Secondly, I had the evidence from a 'control group'. I was teaching the same material in more or less the same way to a different group of students in a different department. Their evaluations were quite different. They liked my classes, found them interesting, well organized and useful. They found what I had to say sophisticated, relevant and clear. Their only complaint was that they wanted more time with me not less.

So what did I learn from all this? Firstly, at least according to external observation, there was nothing wrong with my teaching technique (the QAA's brief did not extend to judging subject matter content). Secondly, context and expectations make a big difference to student perceptions and these have little to do with teaching quality as judged by objective criteria. In one case I was being sent on a suicide mission and in another I was a missionary to the converted.

There is no point in being coy about it. The group that would eat glass rather than sit in a room with me were sociology students and the group that wanted to have my children (I exaggerate slightly) were students signed up for a course in social research methods. The former were actively told by some of my "colleagues" in one of the departments concerned that all this research methods  was just old-fashioned, irrelevant low-brow stuff that the department had to be seen to go along with in order to get the ESRC goodies, but should not be taken seriously and in any case was so difficult that it was unreasonable to expect any humanistically orientated social scientist to spend time on it. This message was reinforced by the simple fact that the material I taught was never mentioned in any substantive course the students took or in anything they were asked to read. Alexander, Bauman, Beck, Bourdieu, Butler, Castells, Deleuze, Derrida, Giddens, Latour and the rest of the alphabet are a little light on the details of how to link impressive sounding words to empirical evidence. It's little wonder the sociology students found what I offered irrelevant. In their ecological niche it was irrelevant.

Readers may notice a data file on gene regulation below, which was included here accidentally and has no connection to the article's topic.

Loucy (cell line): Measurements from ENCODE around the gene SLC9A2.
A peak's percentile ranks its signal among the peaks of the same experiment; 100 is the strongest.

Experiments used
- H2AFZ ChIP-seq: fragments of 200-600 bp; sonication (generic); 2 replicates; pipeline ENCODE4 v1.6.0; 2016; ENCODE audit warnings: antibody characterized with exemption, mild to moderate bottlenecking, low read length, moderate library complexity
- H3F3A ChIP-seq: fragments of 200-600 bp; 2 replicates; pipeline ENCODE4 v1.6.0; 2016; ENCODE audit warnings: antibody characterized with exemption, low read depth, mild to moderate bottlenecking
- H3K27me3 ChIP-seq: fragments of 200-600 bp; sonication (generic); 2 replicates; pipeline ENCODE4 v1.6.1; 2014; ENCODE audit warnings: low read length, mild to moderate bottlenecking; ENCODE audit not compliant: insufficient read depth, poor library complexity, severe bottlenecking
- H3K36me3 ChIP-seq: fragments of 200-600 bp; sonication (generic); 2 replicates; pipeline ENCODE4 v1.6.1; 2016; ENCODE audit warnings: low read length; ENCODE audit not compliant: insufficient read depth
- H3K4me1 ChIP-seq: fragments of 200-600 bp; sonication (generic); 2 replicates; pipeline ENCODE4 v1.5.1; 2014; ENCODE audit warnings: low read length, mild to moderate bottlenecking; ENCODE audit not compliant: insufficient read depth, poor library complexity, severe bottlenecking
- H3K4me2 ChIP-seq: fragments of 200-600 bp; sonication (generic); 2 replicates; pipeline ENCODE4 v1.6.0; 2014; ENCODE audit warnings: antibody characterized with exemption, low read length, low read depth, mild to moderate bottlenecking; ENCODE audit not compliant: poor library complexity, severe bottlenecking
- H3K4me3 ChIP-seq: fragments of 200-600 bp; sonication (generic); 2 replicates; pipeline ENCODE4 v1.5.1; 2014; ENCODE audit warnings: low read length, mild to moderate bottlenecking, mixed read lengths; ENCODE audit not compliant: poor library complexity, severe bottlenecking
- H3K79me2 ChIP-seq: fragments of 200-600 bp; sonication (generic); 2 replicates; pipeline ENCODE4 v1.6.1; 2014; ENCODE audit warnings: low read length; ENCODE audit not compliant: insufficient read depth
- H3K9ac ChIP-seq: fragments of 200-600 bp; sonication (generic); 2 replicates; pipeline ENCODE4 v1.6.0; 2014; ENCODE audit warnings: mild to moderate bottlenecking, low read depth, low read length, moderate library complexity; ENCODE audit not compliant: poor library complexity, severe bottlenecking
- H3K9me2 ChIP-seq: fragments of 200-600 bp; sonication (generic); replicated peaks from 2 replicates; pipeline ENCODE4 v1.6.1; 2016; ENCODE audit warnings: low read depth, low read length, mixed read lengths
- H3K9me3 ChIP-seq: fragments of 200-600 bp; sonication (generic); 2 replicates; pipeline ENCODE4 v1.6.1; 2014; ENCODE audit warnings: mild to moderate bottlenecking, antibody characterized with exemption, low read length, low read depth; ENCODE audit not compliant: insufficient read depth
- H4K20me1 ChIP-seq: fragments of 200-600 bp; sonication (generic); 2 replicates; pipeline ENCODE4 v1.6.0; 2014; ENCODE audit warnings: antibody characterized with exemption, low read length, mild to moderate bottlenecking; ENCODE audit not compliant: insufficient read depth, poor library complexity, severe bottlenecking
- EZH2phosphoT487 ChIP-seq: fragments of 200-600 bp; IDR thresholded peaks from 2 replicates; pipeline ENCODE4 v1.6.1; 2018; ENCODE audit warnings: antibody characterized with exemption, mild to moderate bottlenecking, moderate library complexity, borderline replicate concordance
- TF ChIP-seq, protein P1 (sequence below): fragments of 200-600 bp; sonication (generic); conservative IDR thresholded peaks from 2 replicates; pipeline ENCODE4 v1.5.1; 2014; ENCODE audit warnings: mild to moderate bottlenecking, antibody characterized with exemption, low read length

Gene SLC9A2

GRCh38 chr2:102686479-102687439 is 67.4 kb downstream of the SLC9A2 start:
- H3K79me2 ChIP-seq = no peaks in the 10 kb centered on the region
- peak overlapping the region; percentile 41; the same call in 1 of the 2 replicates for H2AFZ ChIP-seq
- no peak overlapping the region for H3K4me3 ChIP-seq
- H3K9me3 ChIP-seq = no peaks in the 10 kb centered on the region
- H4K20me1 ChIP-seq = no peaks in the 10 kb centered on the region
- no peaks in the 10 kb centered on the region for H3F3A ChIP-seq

So what the difference amounted to was that in one context I was constantly undermined and briefed against whilst in the other all colleagues sung from the same hymn sheet and supported each other (which is not to say that we agreed about everything, we just agreed, broadly speaking, about how to do science). As things turned out  I can look back on these two contrasting experiences with wry amusement. But things could have been different.